Several organizers, activists and politicians say the energy sparked by the Nichols protests and the response to the Covenant shooting endures.
“That energy is not going away,” says State Sen. Charlane Oliver (D-Nashville). “We’re going to continue to harness that energy, all the way through the summer, through the August 21 special session and into the 2024 midterms. People do not forget, and if they do, we’re going to remind them.”
Johnson firmly believes “[the Tennessee Three] moment has become a movement,” and the coalitions formed surrounding the expulsions will be a large part of the social and racial justice work moving forward.
“When we spoke at the Plaza … for the Tennessee Three, the sea of people looked so similar to the George Floyd protests” and was more than Black Tennesseans, remembers Lewis of the NAACP.
These emerging coalitions go beyond regional distances and have allowed for deepened collaboration, offering bridges for urban, suburban and rural organizers to move in unison.
“It’s become an absolute necessity, particularly in the state of Tennessee, to build across the sort of manmade and sometimes fabricated urban-rural divide,” Henderson says. “Because of faith communities, labor, racial justice efforts, community base-building and capacity-building organizations, there’s real potential for real statewide work that is not only led by urban folks, but also really developed and strategically introduced by rural folks.”
Cunningham notes that a vast majority of the 95 counties in Tennessee are rural, and there is sometimes an assumption that people in rural counties are not movement-aligned. Those communities, she says, are key to the state’s future: “If we want to win any major, impactful change in the state, or change the political landscape, it’s going to come from those areas that have been overlooked.”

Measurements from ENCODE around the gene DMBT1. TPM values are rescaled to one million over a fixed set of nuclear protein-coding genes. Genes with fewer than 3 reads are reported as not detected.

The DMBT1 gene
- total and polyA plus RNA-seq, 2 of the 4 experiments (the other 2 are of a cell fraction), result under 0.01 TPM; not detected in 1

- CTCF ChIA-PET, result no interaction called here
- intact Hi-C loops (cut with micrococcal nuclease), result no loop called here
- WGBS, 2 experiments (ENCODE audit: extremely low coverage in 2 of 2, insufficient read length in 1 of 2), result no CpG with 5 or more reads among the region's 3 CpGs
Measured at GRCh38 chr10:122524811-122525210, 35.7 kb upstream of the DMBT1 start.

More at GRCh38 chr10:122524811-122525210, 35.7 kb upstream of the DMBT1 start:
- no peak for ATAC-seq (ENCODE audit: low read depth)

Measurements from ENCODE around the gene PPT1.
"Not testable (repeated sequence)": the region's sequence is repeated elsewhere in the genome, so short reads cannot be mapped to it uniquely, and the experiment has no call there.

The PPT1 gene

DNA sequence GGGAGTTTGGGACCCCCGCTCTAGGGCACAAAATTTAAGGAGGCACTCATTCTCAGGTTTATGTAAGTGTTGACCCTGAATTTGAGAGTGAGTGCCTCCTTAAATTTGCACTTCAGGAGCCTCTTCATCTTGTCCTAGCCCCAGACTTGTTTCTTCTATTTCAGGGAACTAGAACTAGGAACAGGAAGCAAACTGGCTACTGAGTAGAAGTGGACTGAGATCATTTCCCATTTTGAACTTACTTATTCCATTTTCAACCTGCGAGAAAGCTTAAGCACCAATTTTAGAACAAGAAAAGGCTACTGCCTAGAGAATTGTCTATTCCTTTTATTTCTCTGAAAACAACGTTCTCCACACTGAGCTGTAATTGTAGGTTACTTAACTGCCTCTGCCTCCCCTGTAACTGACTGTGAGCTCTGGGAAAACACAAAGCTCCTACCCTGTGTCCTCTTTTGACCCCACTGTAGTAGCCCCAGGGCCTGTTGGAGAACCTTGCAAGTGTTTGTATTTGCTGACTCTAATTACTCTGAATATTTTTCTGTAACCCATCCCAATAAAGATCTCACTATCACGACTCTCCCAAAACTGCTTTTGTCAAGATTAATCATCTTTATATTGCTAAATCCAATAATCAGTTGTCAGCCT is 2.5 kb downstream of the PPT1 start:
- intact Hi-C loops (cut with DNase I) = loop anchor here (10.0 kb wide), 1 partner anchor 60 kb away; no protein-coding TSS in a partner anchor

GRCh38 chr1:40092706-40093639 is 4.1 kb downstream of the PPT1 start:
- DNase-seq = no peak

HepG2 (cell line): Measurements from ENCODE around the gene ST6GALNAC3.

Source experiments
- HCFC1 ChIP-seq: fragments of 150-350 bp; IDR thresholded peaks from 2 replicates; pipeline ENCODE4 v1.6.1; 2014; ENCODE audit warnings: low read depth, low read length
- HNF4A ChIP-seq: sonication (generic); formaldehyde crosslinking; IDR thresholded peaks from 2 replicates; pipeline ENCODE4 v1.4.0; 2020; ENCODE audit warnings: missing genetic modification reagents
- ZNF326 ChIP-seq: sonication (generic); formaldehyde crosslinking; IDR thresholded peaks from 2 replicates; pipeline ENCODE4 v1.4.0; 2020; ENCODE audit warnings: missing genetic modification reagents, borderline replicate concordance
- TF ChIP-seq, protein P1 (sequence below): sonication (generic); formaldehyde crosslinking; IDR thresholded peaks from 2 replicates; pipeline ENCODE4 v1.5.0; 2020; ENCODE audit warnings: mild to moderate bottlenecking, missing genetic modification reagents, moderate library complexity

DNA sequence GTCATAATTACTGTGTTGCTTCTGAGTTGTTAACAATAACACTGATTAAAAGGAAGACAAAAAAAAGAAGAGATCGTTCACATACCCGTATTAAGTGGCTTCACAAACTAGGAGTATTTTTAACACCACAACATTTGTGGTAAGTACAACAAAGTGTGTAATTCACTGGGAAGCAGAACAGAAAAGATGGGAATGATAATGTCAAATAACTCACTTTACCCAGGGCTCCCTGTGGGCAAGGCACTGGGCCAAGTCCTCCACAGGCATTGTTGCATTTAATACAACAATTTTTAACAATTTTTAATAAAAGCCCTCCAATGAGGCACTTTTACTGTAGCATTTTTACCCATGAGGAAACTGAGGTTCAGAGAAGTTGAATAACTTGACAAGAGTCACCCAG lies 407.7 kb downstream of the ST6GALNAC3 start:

Cunningham also says that organizing in the South, where resources are often scarce, actually creates ripe conditions for coalition-building. “[Because] Tennessee has been so underinvested in, in past years, they already had this ecosystem of organizations that were reliant on one another because they had to share resources,” she says.
Almost all of the organizers, activists and politicians interviewed for this article said there is much reason for optimism because of the persistent movement rooted here.
“The movement is only going to continue to grow,” Johnson says. “Our fighters are a lot tougher, because it’s a lot harder here.”
Cunningham agrees: “Everybody’s like, ‘Tennessee is a fascist state. Oh my gosh, look what’s happening in their legislature.’ Well, we’ll be ground zero and the testing ground for what’s going to happen in everyone else’s legislature. White supremacy is everywhere in this country, and so you ought to learn from the folks down in Tennessee about how to fight back.”
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Henry Hicks IV is a Washington D.C.-based writer and organizer. Originally from Nashville, Tenn., he is a graduate of Oberlin College and is a Harry S. Truman scholar.